First published in 1891, The Risen Dead involves a labyrinthine plot that defies summary; imagine East Lynne on amphetamines. There is some egregious exposition at various points, but the delightful concluding farce inclines the reader towards forgiveness.
The Athenaeum commented: “Whatever may be the faults of Miss Marryat’s novel, it certainly cannot be said to lack the spice of sensationalism.”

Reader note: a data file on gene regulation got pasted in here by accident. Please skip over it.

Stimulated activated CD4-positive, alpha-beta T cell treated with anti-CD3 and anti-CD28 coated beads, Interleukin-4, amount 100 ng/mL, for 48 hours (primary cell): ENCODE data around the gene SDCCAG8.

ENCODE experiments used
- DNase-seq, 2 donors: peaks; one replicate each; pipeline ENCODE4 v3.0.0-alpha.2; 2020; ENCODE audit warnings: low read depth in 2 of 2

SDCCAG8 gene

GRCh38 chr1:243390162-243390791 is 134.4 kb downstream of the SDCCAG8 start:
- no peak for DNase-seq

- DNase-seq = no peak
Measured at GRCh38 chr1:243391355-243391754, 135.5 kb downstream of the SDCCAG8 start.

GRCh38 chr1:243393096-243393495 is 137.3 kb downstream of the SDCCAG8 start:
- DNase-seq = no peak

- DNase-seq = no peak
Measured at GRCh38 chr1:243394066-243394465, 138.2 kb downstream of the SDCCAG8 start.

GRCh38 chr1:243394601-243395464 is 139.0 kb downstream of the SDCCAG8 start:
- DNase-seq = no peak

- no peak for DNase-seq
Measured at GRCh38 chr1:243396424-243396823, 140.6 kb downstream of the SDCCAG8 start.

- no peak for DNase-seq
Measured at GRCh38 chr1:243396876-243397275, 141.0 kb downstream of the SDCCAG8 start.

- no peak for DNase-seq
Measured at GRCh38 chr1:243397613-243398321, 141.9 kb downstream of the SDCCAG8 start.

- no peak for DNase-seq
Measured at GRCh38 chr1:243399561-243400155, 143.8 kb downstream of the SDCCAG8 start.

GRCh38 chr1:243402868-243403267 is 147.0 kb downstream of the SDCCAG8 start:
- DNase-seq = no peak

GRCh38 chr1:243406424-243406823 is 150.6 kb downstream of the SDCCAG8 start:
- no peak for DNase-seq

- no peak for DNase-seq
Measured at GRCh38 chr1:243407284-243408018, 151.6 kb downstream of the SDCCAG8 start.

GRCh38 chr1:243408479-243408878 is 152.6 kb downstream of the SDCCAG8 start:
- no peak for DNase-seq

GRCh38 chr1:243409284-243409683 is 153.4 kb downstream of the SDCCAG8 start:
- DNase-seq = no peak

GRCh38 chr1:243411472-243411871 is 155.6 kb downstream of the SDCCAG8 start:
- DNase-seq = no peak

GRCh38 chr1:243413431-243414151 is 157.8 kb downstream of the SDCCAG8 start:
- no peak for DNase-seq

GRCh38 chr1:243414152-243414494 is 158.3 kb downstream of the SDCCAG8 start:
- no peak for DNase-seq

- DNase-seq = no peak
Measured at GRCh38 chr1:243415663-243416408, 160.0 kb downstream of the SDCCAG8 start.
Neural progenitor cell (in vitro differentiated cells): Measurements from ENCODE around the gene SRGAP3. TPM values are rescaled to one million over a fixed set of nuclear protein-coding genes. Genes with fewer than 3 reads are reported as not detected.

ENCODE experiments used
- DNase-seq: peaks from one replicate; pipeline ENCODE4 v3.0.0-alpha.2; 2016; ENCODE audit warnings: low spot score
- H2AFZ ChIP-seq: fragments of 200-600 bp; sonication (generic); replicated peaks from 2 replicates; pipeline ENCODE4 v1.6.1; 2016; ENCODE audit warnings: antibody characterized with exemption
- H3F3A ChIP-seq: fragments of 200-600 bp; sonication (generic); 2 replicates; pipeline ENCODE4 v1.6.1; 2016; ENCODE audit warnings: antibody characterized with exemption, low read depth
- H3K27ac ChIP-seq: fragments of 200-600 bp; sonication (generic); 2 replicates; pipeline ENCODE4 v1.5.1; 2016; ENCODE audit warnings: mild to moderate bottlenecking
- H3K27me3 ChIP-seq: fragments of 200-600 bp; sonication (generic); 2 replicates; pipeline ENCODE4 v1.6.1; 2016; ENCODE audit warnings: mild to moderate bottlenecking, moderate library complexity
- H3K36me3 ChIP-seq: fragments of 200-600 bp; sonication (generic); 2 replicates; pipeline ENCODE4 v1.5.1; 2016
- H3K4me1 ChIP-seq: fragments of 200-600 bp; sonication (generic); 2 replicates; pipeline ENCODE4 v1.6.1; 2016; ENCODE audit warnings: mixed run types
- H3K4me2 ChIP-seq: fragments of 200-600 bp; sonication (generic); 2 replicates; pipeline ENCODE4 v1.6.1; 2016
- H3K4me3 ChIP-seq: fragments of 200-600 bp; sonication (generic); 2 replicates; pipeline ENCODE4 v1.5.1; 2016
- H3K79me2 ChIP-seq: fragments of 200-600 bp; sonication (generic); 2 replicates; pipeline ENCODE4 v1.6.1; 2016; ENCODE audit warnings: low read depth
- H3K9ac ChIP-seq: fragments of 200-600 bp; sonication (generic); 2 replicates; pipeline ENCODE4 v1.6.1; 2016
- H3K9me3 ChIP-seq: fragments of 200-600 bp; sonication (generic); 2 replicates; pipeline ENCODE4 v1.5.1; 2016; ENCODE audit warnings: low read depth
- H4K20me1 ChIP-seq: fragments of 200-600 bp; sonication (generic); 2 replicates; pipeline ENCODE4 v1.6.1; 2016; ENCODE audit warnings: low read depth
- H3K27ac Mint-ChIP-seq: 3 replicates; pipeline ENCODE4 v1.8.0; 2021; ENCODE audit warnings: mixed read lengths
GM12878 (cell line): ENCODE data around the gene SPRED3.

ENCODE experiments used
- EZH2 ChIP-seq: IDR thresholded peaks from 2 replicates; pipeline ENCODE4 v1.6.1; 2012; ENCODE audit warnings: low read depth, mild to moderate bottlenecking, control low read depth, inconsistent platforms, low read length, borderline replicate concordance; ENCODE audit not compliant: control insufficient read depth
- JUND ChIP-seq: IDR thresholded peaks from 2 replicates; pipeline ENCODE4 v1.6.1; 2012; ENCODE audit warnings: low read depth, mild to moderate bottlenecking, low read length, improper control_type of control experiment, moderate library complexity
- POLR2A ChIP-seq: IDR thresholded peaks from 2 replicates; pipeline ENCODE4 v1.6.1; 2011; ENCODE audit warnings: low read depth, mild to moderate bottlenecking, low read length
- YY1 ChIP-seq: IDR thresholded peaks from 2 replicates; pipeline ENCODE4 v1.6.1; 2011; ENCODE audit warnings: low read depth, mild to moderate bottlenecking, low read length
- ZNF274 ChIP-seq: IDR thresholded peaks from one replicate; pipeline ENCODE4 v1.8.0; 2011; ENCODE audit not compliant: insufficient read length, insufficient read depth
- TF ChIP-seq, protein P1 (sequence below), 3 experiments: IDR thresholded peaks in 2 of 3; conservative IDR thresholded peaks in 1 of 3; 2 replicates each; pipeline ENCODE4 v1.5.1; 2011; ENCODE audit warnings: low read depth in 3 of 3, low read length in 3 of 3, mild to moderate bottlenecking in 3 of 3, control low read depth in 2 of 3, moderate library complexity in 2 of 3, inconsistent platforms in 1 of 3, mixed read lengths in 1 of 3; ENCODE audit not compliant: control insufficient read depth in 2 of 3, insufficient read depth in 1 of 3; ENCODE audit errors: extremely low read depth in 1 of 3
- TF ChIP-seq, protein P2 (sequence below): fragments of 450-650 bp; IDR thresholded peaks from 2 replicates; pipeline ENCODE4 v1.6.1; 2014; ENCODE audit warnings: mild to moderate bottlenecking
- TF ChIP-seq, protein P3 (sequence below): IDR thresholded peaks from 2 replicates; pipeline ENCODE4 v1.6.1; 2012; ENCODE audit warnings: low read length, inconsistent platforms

The Glasgow Herald‘s reviewer, with a tone of resignation, wrote: “The novel has nothing whatever to recommend it beyond the fact that the author, as a rule, writes carefully and well. It is much too late in the day to begin to lecture her.”
The Academy rejoiced that the plot was “wonderfully free from slang and solecisms.”
The National Observer entered into the ‘spirit’ of necromancy: “Death, is is true, is treated with scant respect, and is made to come and go and dance to her piping in a way that is somewhat astonishing; but why not, if an idle hour be fleeted thereby?”